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Does anyone have any crafty uses for toilet paper or paper towel rolls (that are empty?)
By JoDee from North Platte, NE
Yes! Rainsticks, rattles, people, cut into 1/2' width to make flowers, robots with Kinders it take 5 each per student, wrist cuffs (I used pasta- students brush the toilet paper roll with thinned glue and then rolled their tp tube in mixed pasta and then we colored them gold. So many other things too.... besides garden use for individual seed starters.
Upcycle a cardboard tube into one of these handy yarn organizers. You can use a different one for different colors of yarn to keep everything convenient for the project at hand.
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Craft ideas for empty paper towel and toilet paper rolls as suggested from the ThriftyFun community.
I use mine as bio-degradable plant pots for sunflowers and sweet peas that don't like root disturbance.
Cut them into 2 inch rounds and make napkin holders out of them. Cover in pretty scrap fabric and decorate with ribbon, flowers, etc. for that special touch.
Make a "Star Wars" sword. Take 2 or 3 rolls together and cover with wrapping paper, or whatever design you want. Add a plain color to the bottom of the "sword".
They can be used to make individual place favors. Our UMW group did this for a holiday meeting. Fill a toilet paper cardboard tube with cosmetic samples, sample sized lotions, candy, etc. Next, roll neatly in a tissue paper "square" that is 2 inches longer on each side than the length of the cardboard. Then roll again in a colorful netting that is the same size as the tissue paper. Twist each end of the tissue paper and netting and tie with a scrap of pretty ribbon. We did ours in holiday colors with gold ribbon and the cost was minimal, but the impact was huge. Everyone loved them, and I have kept mine so I can replicate them in the future.
I use toilet tissue and paper towel rolls for many things. But the one I use most, is putting different size electric cords: curling irons, hair dryers, irons, extension cords in them. You can cover them with contact paper to make them a little firmer or leave them plain. When they get soft or lose their firmness, get a new one.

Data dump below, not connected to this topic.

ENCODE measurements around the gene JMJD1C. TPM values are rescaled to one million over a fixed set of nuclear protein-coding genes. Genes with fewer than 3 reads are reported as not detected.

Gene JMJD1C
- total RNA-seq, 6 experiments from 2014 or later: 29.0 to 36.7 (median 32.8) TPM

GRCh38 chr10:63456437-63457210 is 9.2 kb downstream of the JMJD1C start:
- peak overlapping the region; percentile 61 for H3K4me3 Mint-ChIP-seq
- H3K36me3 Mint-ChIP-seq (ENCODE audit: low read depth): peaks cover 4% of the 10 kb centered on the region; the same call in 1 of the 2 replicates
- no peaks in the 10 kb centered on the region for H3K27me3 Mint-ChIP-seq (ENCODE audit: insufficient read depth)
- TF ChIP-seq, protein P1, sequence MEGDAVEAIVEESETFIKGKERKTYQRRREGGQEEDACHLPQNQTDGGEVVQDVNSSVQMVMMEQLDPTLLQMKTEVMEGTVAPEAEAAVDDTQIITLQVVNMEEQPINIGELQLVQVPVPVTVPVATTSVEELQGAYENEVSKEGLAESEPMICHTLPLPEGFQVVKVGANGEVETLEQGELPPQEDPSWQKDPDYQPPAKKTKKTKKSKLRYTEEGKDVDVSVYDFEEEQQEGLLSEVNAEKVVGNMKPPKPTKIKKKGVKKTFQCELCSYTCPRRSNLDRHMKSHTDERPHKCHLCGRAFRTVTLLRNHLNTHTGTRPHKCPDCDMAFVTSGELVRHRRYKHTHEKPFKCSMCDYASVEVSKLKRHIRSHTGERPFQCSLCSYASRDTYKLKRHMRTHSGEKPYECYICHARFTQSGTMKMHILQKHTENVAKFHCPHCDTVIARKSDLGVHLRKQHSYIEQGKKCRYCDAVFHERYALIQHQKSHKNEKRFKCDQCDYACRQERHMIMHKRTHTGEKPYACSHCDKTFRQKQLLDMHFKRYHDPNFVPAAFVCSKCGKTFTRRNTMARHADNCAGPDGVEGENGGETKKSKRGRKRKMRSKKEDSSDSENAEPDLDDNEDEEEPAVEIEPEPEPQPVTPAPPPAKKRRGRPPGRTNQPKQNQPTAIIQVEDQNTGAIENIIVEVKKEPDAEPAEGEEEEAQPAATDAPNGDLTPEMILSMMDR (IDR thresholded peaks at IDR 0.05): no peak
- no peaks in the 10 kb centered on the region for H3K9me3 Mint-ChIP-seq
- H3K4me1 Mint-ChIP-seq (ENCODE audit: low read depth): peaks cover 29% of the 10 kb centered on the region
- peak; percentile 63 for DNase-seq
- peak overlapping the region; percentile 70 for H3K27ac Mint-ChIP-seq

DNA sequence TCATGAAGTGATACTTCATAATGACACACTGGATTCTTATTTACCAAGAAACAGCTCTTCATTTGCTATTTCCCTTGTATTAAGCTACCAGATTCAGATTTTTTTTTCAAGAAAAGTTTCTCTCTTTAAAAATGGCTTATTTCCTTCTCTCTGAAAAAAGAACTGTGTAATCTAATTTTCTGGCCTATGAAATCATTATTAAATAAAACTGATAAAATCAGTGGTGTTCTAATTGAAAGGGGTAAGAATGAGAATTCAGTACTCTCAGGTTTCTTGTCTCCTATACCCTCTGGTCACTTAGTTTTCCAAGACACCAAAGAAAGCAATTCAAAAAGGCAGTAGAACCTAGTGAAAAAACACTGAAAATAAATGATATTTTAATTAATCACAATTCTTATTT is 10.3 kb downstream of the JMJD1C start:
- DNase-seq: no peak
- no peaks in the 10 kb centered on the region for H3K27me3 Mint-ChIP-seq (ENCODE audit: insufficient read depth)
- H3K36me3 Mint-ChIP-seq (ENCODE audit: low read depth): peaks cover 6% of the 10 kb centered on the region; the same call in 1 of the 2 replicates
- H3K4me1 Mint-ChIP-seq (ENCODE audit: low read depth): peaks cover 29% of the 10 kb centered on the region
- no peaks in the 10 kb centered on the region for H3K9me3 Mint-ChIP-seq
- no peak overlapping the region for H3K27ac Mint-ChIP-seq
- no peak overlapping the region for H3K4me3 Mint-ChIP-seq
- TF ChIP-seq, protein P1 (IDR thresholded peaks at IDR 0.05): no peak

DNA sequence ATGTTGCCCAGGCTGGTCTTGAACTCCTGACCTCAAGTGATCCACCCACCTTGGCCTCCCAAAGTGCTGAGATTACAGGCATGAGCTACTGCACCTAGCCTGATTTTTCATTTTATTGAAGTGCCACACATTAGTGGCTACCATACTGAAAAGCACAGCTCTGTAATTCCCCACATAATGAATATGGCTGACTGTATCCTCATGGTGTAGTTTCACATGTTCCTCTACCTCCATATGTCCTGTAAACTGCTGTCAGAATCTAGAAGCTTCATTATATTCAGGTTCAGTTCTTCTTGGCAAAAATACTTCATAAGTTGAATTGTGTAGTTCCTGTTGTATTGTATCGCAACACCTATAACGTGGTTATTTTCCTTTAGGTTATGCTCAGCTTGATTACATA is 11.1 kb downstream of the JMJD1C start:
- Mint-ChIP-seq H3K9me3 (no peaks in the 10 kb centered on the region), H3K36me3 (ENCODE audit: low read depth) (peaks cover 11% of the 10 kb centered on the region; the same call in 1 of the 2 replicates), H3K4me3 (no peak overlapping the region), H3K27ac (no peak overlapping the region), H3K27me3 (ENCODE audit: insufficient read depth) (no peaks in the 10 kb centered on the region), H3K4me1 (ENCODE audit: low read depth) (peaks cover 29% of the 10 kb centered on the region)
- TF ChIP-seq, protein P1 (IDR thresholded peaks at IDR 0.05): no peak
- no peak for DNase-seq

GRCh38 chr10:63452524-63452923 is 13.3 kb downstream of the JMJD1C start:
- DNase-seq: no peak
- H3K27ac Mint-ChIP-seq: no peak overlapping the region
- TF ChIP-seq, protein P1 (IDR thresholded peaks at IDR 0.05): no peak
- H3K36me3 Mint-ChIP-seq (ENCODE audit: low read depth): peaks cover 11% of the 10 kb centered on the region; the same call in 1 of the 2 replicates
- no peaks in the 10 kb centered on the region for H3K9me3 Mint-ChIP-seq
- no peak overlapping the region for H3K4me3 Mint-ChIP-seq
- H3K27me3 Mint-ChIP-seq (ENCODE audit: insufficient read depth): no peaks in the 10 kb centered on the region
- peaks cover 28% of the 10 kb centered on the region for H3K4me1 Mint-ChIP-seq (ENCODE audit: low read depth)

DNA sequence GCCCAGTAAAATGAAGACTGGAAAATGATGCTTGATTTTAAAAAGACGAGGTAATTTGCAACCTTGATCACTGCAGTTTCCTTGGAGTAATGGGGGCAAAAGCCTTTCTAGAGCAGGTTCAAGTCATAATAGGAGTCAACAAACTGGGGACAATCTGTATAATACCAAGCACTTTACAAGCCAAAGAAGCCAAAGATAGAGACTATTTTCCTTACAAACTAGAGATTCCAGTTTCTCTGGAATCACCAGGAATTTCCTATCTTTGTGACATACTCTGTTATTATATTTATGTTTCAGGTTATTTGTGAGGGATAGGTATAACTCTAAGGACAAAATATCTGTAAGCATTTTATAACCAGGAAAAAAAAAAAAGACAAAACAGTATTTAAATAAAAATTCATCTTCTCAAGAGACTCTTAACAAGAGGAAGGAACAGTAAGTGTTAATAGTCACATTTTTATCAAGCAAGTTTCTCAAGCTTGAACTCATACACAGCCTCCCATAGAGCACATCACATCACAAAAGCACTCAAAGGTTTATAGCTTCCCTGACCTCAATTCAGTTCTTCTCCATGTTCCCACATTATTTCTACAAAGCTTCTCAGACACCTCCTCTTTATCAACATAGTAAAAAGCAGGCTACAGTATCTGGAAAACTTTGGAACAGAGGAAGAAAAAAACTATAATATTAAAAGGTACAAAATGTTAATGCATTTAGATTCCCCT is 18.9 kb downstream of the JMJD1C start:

My friend, Mary L., made this cute nutcracker ornament for Christmas from a paper towel roll, a tongue depressor (for the nose), round clothespins for the arms some scrap sewing trim and fake fur. You can set it up to display, or if you have a large tree, hang him on the tree.
You can glue them together with other cardboard to make a castle.
Use empty paper towel rolls to make fun binoculars for kids.
Editor's Note: Here are some directions for making Safari Binoculars.
Cut into 2 inch sections, paint in bright colors, cover with sticky backed plastic and use as egg cups. (They are exactly the right size for an egg to sit in.)
Nursing homes use sturdy empty paper towel holders for various patient assists with physical therapy. One is have everyone in a circle and they can bat balloons around and get exercise they don't ordinarily get in their wheelchairs.
As kids, we used empty paper towel rolls for megaphones. We had to take turns with it, or we'd fight for it. Which usually ended up tearing it up. Same goes for the empty rolls that rolled Christmas paper came on. These can also work as a paddle, we learned the hard way .
Very cute Nutcracker. I also loved the idea about putting the samples inside the rolls and wrapping as gifts. Clever.
I use them to make rain sticks. Just take some aluminum foil, make a long snake like shape, as long as the roll, by twisting the foil. Take some paper and trace around the end of the roll, do this twice. One for each end. Tape or glue the first side on, put in the aluminum coil, add some rice or small beans, glue the other end on, cover the stick with paper and then decorate. My daughter really loved this craft and it was fun making it.